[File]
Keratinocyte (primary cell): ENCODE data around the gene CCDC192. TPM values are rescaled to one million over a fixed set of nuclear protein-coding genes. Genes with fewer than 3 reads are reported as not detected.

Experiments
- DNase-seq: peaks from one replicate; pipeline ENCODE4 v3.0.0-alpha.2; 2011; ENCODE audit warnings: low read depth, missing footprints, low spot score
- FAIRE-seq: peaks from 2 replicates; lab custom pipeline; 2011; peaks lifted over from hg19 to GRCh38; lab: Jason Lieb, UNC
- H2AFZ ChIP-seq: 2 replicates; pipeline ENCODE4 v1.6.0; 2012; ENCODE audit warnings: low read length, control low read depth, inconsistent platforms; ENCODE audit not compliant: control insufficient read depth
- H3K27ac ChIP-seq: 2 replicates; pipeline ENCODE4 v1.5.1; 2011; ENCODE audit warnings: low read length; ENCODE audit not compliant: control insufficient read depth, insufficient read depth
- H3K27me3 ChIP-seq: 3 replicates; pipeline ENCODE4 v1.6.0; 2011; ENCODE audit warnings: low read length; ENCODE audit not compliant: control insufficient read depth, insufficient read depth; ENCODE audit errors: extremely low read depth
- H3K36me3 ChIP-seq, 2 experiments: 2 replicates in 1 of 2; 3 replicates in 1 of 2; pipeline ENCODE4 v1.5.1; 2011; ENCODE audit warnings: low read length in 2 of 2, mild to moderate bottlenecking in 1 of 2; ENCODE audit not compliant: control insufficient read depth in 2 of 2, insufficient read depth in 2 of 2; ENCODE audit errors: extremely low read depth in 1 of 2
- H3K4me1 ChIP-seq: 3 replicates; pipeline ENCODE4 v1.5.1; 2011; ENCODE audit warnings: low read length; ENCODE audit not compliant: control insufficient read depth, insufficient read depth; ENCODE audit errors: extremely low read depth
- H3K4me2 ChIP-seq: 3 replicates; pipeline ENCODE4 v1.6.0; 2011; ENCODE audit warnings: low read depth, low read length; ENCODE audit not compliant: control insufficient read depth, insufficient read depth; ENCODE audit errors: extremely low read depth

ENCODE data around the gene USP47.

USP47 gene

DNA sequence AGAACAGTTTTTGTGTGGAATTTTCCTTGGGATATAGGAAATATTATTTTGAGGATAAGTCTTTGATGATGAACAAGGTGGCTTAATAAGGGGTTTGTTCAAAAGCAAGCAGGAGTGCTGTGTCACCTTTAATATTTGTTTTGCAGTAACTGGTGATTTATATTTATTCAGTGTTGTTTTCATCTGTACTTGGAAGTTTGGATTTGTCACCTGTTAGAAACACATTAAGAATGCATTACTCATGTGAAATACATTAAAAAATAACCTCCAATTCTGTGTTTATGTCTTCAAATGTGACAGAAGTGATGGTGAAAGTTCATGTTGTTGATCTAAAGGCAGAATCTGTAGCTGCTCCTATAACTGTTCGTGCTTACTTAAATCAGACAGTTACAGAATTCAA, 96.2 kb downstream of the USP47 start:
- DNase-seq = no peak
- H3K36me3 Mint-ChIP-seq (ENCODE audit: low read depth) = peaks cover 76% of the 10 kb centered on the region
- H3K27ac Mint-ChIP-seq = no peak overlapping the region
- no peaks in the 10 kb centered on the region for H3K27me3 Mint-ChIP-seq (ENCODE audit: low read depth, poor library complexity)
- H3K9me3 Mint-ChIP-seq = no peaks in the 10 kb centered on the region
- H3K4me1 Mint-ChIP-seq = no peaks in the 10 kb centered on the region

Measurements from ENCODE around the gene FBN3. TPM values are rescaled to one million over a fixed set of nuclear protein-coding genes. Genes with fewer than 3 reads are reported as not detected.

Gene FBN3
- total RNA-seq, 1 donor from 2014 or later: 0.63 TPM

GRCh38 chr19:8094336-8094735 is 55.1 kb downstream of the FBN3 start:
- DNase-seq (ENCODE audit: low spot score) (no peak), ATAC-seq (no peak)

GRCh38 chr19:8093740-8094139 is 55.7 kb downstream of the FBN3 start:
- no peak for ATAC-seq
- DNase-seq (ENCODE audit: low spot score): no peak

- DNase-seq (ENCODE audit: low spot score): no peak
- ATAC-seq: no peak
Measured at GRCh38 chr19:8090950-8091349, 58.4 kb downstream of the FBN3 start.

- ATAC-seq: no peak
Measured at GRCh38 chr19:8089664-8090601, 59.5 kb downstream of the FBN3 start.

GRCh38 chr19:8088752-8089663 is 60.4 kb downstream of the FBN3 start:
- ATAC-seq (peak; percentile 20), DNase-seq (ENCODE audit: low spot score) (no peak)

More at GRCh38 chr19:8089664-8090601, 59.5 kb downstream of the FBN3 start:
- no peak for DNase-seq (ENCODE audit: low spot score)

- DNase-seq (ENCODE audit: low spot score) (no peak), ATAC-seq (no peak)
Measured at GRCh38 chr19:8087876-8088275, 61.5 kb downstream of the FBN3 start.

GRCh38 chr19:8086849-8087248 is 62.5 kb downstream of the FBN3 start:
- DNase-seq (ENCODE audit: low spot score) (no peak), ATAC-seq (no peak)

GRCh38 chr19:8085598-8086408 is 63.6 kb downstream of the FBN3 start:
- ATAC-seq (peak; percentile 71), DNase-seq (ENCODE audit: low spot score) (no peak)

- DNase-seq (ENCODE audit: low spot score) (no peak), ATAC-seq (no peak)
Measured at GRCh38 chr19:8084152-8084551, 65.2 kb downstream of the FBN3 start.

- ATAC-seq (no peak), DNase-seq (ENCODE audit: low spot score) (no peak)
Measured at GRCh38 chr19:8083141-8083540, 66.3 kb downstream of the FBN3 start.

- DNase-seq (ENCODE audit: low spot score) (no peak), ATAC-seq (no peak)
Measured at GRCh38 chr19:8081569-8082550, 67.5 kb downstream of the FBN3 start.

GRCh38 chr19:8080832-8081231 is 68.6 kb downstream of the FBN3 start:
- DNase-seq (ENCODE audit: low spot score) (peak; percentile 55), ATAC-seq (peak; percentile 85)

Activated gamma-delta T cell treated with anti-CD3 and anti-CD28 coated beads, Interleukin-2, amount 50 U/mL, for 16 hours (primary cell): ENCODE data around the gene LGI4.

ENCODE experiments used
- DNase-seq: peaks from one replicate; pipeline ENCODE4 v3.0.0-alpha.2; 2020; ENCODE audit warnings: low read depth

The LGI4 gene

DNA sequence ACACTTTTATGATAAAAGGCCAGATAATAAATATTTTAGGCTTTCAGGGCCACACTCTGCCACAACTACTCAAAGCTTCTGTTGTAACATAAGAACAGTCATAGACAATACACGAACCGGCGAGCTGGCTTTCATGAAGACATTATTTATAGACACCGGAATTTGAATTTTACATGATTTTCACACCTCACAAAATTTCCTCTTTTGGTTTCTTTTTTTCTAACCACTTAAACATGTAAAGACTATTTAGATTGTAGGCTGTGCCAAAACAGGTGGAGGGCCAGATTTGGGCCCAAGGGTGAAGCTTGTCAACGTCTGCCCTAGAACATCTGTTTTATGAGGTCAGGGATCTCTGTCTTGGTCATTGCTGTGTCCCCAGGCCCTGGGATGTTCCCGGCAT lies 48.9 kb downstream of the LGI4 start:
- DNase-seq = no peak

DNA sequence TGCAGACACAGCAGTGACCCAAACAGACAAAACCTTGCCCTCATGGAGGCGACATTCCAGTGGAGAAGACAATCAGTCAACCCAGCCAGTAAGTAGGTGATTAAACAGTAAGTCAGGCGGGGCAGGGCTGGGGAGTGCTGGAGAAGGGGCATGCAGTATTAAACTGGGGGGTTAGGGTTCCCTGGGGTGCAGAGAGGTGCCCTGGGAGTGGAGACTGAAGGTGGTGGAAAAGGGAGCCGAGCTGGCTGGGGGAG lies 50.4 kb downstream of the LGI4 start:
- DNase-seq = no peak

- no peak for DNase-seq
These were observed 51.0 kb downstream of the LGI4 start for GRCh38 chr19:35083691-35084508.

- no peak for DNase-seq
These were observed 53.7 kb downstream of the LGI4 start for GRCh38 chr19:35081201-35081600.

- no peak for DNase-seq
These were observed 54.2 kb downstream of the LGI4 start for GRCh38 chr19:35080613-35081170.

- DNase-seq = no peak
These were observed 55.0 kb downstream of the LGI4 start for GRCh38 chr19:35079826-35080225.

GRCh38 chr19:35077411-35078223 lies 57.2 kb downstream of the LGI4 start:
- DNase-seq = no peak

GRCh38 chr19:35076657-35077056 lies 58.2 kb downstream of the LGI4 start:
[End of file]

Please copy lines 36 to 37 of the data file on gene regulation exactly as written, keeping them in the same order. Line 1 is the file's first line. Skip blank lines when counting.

- no peak for DNase-seq (ENCODE audit: low spot score)

- DNase-seq (ENCODE audit: low spot score) (no peak), ATAC-seq (no peak)